Why Are Asians So Good At Maths And Science?

Asian universities are constantly coming up tops in international rankings. Is there a science to why Asian students excel academically?

AsianScientist (May 5, 2016) – As far as stereotypes go, the one of the bookish, bespectacled Asian kid reading in a corner seems to be fairly accurate. One merely needs to look at how Asian universities are faring in international rankings to observe a growing trend.

While US and UK universities dominate the top three spots of the 2015/2016 Quacquarelli Symonds (QS) Top Universities Rankings, there is nevertheless a strong showing from Asia throughout the top 50. Singapore’s National University of Singapore and Nanyang Technological University came in 12th and 13th, respectively, ahead of other prestigious institutions such as Yale University and King’s College London. Other Asian universities clinching a spot in the top 50 list are Tsinghua University, The University of Hong Kong, Seoul National University and Kyoto University, just to name a few.

When ranked by subject, it becomes even more obvious. Universities from China, Hong Kong, Japan and Singapore have made it into the top ten and/or number one spots of the 2016 version of the QS World University Rankings by Subject report.

It seems this trend also shows up in academia. China, Japan and South Korea are the top three countries on the 2016 Nature Index, a ranking based on the scientific output of over 60,000 research articles. For the fourth year running, the Chinese Academy of Sciences has retained its spot as top institution in the world—a position it has held since the inception of the index in 2013.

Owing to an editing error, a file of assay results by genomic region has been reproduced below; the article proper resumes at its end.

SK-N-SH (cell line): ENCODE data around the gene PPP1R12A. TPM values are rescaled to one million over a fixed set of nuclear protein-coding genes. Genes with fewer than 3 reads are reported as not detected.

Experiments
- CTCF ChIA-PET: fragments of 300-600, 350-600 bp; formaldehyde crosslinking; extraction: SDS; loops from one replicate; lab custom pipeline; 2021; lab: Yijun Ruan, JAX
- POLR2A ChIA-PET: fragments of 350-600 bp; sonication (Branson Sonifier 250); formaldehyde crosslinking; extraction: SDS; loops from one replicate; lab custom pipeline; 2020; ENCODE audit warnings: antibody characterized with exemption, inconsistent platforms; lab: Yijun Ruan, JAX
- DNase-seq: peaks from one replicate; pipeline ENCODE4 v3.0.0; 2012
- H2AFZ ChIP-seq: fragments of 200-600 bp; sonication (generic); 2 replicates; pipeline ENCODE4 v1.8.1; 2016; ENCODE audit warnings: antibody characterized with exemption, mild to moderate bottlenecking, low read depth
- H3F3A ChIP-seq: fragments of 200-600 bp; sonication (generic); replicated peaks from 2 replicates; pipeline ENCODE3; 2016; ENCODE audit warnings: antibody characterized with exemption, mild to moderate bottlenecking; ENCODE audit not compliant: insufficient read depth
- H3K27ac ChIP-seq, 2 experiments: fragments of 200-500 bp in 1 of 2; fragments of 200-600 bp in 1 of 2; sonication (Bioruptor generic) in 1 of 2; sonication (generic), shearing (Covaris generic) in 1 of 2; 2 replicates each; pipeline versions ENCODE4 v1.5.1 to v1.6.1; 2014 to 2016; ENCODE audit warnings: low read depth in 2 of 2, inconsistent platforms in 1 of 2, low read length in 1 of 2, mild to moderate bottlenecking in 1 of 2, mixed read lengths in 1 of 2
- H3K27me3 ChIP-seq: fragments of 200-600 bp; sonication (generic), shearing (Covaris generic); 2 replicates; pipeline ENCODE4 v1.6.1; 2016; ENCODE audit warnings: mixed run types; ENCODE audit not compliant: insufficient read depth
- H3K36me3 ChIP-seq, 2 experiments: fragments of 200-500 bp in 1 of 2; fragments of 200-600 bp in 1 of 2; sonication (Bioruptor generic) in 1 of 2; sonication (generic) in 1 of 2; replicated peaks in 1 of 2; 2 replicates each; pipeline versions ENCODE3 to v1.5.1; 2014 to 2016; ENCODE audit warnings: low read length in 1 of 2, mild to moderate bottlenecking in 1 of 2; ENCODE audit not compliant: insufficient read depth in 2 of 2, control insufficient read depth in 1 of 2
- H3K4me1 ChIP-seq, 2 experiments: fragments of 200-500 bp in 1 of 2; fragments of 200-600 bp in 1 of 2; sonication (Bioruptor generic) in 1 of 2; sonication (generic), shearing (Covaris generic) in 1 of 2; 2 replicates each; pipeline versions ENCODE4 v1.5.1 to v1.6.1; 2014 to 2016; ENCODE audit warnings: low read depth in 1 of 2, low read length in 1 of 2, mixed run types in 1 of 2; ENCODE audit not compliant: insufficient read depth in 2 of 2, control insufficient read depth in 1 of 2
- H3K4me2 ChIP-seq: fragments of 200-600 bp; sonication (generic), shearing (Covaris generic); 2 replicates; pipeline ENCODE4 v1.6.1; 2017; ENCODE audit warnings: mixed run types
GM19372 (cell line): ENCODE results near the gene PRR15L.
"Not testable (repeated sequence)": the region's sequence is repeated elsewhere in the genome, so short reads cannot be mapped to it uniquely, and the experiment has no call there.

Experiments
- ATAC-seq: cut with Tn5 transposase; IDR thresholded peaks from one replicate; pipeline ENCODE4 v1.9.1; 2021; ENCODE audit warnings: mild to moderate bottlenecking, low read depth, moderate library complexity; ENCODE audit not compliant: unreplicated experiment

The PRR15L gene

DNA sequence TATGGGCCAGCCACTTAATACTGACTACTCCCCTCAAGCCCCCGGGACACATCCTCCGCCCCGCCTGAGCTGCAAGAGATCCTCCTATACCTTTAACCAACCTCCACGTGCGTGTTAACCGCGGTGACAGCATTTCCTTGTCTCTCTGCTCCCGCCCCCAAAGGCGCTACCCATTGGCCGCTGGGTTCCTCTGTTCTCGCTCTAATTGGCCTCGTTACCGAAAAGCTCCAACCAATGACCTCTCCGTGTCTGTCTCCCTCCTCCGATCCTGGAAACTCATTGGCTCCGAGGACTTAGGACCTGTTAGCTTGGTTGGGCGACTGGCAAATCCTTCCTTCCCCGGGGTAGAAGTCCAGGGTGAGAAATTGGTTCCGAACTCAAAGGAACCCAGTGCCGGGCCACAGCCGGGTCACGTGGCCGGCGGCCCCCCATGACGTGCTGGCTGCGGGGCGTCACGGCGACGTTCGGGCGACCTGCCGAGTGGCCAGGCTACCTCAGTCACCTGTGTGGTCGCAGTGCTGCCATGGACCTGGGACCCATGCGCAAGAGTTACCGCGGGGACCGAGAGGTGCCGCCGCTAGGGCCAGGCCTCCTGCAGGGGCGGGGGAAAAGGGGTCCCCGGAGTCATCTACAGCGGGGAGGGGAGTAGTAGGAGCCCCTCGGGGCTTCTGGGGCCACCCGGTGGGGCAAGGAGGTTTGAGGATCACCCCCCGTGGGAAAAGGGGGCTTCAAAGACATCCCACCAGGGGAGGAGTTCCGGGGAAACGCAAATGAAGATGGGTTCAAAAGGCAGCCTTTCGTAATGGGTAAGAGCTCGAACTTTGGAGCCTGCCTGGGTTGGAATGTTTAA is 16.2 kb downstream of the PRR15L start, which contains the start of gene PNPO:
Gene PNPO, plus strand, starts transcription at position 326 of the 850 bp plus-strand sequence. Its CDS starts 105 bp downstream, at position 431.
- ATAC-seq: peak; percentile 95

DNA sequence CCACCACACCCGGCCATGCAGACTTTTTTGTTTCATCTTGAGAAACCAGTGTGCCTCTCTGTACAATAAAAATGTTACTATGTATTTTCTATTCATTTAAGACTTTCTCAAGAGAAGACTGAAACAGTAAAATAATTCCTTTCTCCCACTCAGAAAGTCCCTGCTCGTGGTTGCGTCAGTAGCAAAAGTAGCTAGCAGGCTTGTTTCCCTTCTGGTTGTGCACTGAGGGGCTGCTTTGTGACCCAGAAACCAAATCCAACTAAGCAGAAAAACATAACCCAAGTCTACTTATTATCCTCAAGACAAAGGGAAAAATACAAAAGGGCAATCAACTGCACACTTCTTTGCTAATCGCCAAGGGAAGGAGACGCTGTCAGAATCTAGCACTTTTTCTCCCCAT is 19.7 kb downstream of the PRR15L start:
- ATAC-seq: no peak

Which begs the question: why are Asian students known for academic excellence, particularly in maths and science?

Teaching maths, the Asian way

Perhaps the success of East Asian education systems lies in the way that maths, in particular, is taught in these countries. For example, Japanese children are taught an 81-line jingle, called the kuku, that teaches them the times table. They eventually learn how to recite the entire thing at speed, even competing with each other. In adulthood, a Japanese person can recall that 7 x 7 = 49 simply because ‘seven seven forty nine’ sounds right when sung.

In Chinese classrooms, the traditional ‘chalk and talk’ approach is favored, where children sit in rows and are directly instructed by a teacher writing on a blackboard. Here, students are taught maths using rote memorization and repetition.

Classrooms in the UK and the US, on the other hand, decided decades ago to move away from ‘chalk and talk’ and towards inquiry learning that is based on students’ interests, and where students have a greater hand in their education. But now, there is increasing evidence that these new-age education techniques, where teachers facilitate instead of teach and praise on the basis that all students must be winners, tend to lead to under-performance.

What about number sense?

Nevertheless, Jo Boaler, a professor of mathematics education at Stanford University in the US, maintains that certain learning techniques that are used in Asian classrooms, such as times table repetition, practice and timed testing, are ‘unnecessary and damaging.’ Instead, she believes that having number sense is a more useful skill.